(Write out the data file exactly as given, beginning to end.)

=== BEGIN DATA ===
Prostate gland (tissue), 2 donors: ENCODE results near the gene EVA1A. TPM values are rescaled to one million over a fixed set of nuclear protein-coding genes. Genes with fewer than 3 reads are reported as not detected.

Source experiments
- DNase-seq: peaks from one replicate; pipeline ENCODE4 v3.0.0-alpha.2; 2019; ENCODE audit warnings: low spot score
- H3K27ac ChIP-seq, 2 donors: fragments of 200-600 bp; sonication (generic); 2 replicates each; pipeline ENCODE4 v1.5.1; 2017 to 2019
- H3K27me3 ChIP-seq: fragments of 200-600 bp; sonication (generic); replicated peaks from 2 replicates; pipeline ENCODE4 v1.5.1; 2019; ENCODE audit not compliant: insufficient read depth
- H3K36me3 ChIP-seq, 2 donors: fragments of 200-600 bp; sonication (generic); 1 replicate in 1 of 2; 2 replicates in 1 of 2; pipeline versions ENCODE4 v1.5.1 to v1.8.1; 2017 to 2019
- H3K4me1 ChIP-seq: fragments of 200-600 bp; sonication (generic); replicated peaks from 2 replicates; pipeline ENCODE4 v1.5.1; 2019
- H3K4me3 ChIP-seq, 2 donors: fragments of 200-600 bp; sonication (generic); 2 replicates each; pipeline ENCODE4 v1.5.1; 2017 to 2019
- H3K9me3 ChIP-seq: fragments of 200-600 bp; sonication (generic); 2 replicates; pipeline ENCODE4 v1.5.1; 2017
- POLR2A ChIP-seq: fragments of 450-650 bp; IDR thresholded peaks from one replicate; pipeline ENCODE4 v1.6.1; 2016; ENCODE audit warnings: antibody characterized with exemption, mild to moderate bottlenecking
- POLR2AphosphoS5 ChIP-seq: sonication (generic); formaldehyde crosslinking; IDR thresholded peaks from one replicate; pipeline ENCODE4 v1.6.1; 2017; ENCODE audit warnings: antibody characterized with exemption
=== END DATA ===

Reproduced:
Prostate gland (tissue), 2 donors: ENCODE results near the gene EVA1A. TPM values are rescaled to one million over a fixed set of nuclear protein-coding genes. Genes with fewer than 3 reads are reported as not detected.

Source experiments
- DNase-seq: peaks from one replicate; pipeline ENCODE4 v3.0.0-alpha.2; 2019; ENCODE audit warnings: low spot score
- H3K27ac ChIP-seq, 2 donors: fragments of 200-600 bp; sonication (generic); 2 replicates each; pipeline ENCODE4 v1.5.1; 2017 to 2019
- H3K27me3 ChIP-seq: fragments of 200-600 bp; sonication (generic); replicated peaks from 2 replicates; pipeline ENCODE4 v1.5.1; 2019; ENCODE audit not compliant: insufficient read depth
- H3K36me3 ChIP-seq, 2 donors: fragments of 200-600 bp; sonication (generic); 1 replicate in 1 of 2; 2 replicates in 1 of 2; pipeline versions ENCODE4 v1.5.1 to v1.8.1; 2017 to 2019
- H3K4me1 ChIP-seq: fragments of 200-600 bp; sonication (generic); replicated peaks from 2 replicates; pipeline ENCODE4 v1.5.1; 2019
- H3K4me3 ChIP-seq, 2 donors: fragments of 200-600 bp; sonication (generic); 2 replicates each; pipeline ENCODE4 v1.5.1; 2017 to 2019
- H3K9me3 ChIP-seq: fragments of 200-600 bp; sonication (generic); 2 replicates; pipeline ENCODE4 v1.5.1; 2017
- POLR2A ChIP-seq: fragments of 450-650 bp; IDR thresholded peaks from one replicate; pipeline ENCODE4 v1.6.1; 2016; ENCODE audit warnings: antibody characterized with exemption, mild to moderate bottlenecking
- POLR2AphosphoS5 ChIP-seq: sonication (generic); formaldehyde crosslinking; IDR thresholded peaks from one replicate; pipeline ENCODE4 v1.6.1; 2017; ENCODE audit warnings: antibody characterized with exemption